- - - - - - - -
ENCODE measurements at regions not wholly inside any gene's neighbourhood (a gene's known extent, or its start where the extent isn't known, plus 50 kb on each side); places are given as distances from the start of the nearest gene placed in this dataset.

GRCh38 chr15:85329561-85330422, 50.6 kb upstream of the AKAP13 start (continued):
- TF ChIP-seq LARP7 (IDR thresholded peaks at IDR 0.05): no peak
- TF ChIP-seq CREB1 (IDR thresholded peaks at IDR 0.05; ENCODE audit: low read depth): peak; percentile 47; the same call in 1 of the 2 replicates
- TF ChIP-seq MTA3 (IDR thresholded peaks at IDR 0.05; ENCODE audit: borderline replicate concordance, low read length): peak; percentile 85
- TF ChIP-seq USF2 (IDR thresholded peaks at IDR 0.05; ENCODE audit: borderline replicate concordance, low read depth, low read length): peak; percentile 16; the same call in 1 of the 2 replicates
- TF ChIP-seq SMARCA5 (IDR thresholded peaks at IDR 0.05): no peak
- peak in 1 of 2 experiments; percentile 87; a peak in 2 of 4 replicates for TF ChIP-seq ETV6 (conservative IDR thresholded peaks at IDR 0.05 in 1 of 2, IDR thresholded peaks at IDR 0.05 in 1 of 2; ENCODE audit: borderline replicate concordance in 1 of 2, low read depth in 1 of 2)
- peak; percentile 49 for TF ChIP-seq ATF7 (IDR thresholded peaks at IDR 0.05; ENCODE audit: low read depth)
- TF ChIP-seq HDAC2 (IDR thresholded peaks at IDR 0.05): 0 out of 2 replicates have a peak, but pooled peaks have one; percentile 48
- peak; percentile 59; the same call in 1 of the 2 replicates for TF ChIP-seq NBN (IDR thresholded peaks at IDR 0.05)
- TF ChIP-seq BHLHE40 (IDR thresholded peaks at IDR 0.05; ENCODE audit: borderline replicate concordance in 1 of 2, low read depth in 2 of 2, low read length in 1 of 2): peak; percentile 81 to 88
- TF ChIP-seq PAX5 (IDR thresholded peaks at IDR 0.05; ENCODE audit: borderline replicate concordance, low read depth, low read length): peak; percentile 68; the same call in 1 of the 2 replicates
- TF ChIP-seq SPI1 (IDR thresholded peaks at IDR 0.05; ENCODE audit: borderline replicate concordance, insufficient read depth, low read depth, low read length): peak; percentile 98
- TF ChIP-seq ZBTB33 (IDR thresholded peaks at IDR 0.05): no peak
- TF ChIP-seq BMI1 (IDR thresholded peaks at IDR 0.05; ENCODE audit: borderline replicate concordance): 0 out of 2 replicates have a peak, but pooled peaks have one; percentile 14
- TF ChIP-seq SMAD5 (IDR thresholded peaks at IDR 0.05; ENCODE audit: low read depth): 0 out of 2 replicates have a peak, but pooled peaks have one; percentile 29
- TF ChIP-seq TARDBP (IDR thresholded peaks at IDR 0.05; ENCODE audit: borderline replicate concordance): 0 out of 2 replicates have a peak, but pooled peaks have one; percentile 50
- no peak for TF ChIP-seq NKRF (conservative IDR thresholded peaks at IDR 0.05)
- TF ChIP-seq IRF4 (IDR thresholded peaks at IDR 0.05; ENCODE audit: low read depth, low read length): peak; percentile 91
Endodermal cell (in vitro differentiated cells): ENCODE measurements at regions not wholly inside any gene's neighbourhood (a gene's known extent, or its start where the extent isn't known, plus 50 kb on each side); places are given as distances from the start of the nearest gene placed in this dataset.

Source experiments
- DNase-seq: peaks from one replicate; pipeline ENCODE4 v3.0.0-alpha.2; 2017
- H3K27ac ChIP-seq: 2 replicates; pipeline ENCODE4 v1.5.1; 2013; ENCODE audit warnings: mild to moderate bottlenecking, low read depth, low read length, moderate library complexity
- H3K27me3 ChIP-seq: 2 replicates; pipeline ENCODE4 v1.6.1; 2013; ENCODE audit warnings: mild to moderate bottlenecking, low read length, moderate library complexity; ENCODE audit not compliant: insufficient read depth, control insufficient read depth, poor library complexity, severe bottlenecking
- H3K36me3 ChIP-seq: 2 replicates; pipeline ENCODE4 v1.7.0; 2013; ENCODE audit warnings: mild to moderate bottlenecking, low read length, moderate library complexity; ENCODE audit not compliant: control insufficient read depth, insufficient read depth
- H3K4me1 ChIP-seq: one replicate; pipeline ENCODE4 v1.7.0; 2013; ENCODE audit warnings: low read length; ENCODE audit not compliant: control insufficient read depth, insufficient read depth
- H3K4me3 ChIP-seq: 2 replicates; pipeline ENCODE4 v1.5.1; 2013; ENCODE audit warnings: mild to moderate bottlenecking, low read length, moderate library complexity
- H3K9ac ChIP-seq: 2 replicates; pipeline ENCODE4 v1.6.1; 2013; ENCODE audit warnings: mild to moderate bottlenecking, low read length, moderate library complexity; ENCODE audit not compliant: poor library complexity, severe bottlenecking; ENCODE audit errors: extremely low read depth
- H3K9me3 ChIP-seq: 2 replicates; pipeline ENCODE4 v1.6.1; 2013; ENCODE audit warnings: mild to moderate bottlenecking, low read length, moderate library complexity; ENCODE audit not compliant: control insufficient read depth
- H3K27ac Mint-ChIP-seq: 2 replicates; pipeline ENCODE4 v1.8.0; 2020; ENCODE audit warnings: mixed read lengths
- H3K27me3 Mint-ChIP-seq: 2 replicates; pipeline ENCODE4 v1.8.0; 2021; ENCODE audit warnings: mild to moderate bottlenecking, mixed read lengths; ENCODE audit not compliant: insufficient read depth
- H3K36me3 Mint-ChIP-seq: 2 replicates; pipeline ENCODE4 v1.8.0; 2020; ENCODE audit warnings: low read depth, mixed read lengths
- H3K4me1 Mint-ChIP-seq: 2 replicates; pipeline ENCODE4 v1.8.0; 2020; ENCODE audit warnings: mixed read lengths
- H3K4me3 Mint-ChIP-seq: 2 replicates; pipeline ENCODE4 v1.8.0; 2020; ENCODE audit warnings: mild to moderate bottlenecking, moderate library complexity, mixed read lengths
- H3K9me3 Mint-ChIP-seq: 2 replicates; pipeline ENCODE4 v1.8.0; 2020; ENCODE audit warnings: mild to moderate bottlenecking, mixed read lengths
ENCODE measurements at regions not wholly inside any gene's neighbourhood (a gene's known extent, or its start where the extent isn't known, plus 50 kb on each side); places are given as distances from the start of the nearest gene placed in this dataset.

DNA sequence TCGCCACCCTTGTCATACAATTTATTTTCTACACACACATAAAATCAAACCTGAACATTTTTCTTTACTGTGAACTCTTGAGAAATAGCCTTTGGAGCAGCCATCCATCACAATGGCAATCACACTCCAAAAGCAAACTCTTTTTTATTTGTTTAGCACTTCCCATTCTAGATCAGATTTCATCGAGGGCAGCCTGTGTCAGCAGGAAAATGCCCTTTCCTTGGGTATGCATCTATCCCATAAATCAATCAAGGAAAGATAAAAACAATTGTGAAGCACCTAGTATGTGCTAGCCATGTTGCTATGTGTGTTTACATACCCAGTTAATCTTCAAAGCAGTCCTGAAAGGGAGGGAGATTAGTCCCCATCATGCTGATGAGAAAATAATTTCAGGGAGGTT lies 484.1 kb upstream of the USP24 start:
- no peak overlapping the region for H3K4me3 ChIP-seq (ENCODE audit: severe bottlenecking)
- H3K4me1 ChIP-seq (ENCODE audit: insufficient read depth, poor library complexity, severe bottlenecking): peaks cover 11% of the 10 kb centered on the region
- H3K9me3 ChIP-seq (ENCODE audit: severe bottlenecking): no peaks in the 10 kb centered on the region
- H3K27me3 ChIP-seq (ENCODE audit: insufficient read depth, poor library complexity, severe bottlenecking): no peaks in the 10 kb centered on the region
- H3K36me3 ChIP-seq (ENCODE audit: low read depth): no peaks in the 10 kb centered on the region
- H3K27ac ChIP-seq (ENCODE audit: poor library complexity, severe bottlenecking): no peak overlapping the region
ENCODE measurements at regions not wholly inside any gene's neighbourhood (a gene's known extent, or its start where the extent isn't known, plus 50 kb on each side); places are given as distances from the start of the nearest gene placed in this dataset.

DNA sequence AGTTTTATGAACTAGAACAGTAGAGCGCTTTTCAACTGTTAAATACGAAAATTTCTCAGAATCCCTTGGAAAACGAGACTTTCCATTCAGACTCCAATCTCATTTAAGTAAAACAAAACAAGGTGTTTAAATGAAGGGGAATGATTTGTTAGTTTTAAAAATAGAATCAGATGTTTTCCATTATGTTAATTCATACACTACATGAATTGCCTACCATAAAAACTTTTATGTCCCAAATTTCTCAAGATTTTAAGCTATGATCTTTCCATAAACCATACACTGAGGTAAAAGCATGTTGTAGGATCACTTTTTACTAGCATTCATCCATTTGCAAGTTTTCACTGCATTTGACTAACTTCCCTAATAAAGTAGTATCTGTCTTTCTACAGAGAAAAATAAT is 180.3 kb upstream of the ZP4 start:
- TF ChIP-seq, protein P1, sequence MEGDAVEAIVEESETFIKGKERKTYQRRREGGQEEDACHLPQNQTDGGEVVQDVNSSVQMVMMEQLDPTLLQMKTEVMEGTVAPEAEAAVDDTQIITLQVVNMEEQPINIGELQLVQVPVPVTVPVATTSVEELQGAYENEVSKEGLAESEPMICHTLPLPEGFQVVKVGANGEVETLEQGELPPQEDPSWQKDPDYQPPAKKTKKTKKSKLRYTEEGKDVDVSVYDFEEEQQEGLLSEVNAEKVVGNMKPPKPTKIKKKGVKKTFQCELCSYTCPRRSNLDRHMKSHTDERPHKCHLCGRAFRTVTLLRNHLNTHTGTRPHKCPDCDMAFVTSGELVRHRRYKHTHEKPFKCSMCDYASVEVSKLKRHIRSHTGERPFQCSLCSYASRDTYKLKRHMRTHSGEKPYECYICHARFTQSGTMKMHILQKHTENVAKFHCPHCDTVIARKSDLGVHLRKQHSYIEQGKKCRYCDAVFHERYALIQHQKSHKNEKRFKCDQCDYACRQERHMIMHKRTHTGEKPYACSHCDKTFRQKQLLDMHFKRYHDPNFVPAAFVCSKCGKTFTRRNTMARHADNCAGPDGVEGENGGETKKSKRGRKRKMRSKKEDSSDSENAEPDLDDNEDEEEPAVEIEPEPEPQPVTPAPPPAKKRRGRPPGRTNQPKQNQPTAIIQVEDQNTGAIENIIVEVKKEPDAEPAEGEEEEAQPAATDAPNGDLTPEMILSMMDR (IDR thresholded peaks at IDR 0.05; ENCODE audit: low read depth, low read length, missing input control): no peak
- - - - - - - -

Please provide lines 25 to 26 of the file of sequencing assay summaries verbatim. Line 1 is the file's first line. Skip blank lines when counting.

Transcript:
- H3K27me3 ChIP-seq: 2 replicates; pipeline ENCODE4 v1.6.1; 2013; ENCODE audit warnings: mild to moderate bottlenecking, low read length, moderate library complexity; ENCODE audit not compliant: insufficient read depth, control insufficient read depth, poor library complexity, severe bottlenecking
- H3K36me3 ChIP-seq: 2 replicates; pipeline ENCODE4 v1.7.0; 2013; ENCODE audit warnings: mild to moderate bottlenecking, low read length, moderate library complexity; ENCODE audit not compliant: control insufficient read depth, insufficient read depth